Post-COVID-19 sustainability and ESG disputes: pinch points and practical pointers

By:

In Issue 1 of this mini-series, we considered the key legal risks relating to businesses’ long term sustainability and ESG credentials when dealing with the COVID-19 crisis.  In this issue, we consider some practical pointers for mitigating actions where “red flags” are present.

Where businesses are putting all of their efforts into crisis mitigation and survival in response to COVID-19, it is worth considering the importance of balancing short-term mitigation measures with the preservation of long term value and Sustainability and ESG commitments. Anecdotally, we are starting to see initial indications that businesses and investors with better sustainability and ESG performance before the crisis are managing better throughout.

While challenging during times of crisis, consistency is key for all businesses. This is essential not only to ensure businesses are meeting stakeholders’ expectations with respect to human rights and maintaining their reputation and social license to operate but also to ensure crisis responses are taken with a full view of the businesses’ risk profile, including the mitigation of any medium or long-term dispute risks.

Particular “pinch points” for multinationals arising in relation to activities of group entities, subsidiaries, suppliers and/or business partners – and things businesses can do to address them – include:

Public statements and transparency

  • Considering what your business’ public position and commitments are in relation to the identification, mitigation and remediation of sustainability and human rights risks. This should be included in the mix of considerations framing actions at different stages of the crisis response.
  • Maintaining these commitments, or being clear that these cannot be met because of external events. For instance, if certain best practices have to be suspended as a result of the crisis, this should be communicated so that a business cannot later be said to have voluntarily assumed a duty of care which it should have been clear was suspended. For example, where “on the spot” purchases have to be made because of supply chain issues, it will not necessarily be possible to maintain the same level of due diligence and transparency which has previously been mandated.
  • Being clear why responses might affect different groups of workers or communities in different ways and taking care to avoid unfair treatment or actions which could prompt claims that stated values and commitments were not met.

Actions taken to protect cash flow or respond to specific risks

  • Reviewing risk assessment procedures to ensure red-flags are identified and actual or potential adverse impacts on individuals’ and communities’ human rights are considered in the context of actions taken in response to the crisis. This means a slightly wider framing of risk by identifying risks to people as well as identifying risks to the business, noting that the former can inevitably lead to the latter (for example, risks to local communities may lead to sabotage and business interruption risks).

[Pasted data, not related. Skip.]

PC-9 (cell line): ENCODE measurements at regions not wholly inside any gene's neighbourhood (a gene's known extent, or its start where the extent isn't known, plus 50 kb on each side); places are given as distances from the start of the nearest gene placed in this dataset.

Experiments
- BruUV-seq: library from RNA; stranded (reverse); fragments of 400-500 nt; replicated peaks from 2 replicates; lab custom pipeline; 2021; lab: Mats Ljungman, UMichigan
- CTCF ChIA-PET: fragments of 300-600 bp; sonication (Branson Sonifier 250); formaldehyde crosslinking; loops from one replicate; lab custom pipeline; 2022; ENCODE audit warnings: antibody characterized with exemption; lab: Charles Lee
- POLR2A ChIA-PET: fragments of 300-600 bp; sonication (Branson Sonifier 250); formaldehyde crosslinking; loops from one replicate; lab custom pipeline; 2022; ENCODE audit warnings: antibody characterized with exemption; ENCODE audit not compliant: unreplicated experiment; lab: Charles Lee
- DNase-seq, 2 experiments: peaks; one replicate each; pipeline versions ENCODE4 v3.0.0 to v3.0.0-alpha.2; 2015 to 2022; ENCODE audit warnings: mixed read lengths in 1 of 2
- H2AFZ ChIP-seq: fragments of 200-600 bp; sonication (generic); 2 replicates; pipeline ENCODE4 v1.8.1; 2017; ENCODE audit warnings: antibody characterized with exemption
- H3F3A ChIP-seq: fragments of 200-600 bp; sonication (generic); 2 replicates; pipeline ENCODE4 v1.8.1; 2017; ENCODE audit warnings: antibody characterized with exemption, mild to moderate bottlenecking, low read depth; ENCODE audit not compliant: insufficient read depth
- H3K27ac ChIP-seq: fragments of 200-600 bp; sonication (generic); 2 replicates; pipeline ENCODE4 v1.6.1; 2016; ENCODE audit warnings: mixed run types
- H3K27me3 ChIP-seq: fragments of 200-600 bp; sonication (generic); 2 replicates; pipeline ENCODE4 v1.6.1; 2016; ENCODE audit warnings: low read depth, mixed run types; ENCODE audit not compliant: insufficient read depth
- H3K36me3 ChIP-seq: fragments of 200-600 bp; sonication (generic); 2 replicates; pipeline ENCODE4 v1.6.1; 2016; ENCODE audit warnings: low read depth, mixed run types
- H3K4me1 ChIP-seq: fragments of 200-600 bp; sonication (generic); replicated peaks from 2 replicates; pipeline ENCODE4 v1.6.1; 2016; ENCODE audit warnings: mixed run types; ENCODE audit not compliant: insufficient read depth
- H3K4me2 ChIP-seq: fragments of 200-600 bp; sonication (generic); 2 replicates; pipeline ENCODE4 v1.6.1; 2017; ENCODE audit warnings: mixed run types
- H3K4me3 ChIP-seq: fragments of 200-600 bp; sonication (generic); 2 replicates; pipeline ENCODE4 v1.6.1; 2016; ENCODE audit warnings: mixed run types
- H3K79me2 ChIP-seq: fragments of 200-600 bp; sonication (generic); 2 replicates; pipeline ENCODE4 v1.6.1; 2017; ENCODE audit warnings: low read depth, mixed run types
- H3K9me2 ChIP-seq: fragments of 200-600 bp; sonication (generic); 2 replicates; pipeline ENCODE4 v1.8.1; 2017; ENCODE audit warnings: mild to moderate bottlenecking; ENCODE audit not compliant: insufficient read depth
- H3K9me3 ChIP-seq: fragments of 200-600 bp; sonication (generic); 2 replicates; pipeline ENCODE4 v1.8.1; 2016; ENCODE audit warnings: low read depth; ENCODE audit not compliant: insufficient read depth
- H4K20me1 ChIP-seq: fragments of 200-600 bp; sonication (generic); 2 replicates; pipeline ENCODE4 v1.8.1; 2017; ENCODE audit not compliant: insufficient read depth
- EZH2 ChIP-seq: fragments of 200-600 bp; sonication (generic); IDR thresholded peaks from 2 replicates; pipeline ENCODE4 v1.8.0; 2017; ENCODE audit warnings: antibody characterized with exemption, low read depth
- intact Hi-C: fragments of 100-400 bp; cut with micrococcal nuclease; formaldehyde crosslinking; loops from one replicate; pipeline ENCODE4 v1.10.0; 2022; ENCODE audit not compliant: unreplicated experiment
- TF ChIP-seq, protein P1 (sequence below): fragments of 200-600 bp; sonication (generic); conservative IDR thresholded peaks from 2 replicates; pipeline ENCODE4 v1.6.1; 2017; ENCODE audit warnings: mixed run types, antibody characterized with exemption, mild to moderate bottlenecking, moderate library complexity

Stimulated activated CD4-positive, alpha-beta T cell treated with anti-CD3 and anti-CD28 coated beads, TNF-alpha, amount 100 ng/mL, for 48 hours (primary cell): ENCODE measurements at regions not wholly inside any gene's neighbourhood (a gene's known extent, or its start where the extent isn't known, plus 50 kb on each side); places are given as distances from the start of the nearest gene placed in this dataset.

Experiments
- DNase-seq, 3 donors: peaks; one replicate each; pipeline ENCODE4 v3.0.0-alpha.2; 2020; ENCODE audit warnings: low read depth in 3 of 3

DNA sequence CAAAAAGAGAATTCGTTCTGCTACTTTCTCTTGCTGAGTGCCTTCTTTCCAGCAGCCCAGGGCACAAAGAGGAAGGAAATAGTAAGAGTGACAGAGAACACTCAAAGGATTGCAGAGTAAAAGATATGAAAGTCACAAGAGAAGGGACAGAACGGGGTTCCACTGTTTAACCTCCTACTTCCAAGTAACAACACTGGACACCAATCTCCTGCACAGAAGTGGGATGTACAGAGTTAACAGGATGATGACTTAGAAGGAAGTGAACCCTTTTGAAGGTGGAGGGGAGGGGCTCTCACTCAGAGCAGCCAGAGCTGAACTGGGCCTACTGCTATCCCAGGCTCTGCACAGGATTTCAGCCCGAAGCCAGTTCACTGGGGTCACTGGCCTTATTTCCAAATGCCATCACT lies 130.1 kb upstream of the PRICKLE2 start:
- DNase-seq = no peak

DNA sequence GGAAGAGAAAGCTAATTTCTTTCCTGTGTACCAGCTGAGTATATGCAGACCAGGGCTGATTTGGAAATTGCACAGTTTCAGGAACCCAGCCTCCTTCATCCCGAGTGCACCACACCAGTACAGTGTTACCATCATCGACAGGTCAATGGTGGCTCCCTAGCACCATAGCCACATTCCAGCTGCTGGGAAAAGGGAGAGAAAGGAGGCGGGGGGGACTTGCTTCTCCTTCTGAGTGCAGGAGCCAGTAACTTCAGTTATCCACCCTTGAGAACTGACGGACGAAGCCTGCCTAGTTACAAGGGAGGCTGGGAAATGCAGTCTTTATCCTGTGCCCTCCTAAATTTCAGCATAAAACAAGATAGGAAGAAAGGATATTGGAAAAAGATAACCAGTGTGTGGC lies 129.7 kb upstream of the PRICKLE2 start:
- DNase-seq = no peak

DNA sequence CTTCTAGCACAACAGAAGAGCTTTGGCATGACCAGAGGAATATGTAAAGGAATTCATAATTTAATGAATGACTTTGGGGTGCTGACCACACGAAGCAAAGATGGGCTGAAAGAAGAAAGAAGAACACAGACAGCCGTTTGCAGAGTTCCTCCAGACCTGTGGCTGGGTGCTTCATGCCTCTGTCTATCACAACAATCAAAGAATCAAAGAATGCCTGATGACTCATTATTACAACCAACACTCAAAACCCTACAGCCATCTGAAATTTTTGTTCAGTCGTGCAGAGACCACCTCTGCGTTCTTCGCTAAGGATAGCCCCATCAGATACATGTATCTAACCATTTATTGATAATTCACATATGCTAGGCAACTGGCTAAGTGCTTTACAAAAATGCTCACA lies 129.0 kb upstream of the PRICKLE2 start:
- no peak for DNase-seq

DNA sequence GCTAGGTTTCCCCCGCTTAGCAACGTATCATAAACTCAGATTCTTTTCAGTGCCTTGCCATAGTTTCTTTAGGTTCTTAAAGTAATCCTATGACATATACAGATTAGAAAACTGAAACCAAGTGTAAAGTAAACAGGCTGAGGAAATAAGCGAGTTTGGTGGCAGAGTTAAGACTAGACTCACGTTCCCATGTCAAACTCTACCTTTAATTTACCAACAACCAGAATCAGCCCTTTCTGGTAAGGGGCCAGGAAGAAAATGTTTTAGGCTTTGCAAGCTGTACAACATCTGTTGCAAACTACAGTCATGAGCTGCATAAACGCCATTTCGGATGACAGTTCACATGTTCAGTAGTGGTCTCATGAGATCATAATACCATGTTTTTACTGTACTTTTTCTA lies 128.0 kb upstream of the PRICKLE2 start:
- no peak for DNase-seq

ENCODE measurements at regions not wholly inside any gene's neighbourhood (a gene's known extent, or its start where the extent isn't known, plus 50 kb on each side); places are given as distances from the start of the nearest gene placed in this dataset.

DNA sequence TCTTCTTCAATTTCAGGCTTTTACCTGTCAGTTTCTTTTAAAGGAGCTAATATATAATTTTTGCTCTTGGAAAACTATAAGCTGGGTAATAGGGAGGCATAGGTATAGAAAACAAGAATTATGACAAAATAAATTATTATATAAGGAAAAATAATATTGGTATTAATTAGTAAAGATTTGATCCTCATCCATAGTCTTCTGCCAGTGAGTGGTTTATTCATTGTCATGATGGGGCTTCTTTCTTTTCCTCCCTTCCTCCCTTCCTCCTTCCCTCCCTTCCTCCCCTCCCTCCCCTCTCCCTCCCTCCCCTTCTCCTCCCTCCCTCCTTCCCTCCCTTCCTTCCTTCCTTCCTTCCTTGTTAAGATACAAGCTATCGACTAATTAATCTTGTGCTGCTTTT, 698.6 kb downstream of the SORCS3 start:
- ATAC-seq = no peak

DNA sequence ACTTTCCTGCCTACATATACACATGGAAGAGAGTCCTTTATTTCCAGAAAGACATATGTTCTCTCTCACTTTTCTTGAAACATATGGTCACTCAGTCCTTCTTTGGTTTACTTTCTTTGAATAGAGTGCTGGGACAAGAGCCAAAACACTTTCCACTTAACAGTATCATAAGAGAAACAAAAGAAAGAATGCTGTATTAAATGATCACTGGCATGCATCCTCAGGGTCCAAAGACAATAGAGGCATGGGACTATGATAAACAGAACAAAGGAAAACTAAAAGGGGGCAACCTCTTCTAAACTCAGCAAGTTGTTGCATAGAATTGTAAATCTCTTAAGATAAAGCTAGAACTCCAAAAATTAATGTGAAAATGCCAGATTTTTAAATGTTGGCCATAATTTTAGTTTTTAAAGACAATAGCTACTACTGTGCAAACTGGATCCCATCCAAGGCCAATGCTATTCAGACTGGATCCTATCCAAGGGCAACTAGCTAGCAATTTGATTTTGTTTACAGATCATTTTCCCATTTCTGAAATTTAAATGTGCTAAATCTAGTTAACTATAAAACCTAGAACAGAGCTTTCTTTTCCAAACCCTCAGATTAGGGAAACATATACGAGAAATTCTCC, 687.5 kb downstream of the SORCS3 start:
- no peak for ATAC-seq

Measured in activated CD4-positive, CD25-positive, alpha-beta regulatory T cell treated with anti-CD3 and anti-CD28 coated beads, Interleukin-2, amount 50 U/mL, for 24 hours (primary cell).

• Ensuring that localised responses are consistent with public statements and commitments relating to business and human rights issues, sustainability, health and safety and crisis management. For example, when a multinational refers to “all our people” is it really possible to say that the level of response is capable of being the same across all subsidiary companies?  And would that ever be appropriate where different jurisdictions, governments and factual scenarios are at play without empowering local stakeholders to respond?
  • Considering any connection between continuing, suspending and/or terminating contractual performance and the potential knock on contribution to, for instance, environmental degradation, pollution of land used for communities’ subsistence or the increased incidence of harm or injury to workers and communities. For example, where reduced workforce participation means mandated production methods cannot be maintained to the required standard or where local business partners ignore government and expert advice and require workers to continue working in unsafe conditions or without adequate protections.Conversely, considering the effect of suspending operations altogether, where local communities have become co-dependent on operations.
  • Providing for or contributing to remedial outcomes to mitigate impacts resulting from a sudden loss of commercial opportunities or drastic changes in workforce participation. For example, ensuring provision is made for consequential and cumulative impacts on individuals and communities to be remediated promptly so as to mitigate the potential for groups of claimants to emerge and to ensure long-term stability of workforces and communities that may need to be re-engaged post-crisis.

Collaboration and engagement

  • Employing collaboration as a strategy to ensure localised responses are appropriate in the context and owned by local stakeholders. For example, engaging with suppliers, customers, industry groups, multi-stakeholder associations, employee representatives, civil society organisations and other local businesses on responses to sector-wide risks will ensure local stakeholders are empowered to respond to risks and local circumstances are considered, for instance, social and/or economic vulnerability, heightened needs of specific worker groups and/or communities, etc.
  • Supporting suppliers and business partners with localised responses in a way that empowers local control over issues and is aligned with the standard employed by other reasonable stakeholders. For example, lengthening delivery times for orders already made or in the pipeline to enable more flexible workforce management or exploring governmental support schemes available to mitigate impacts on local workers.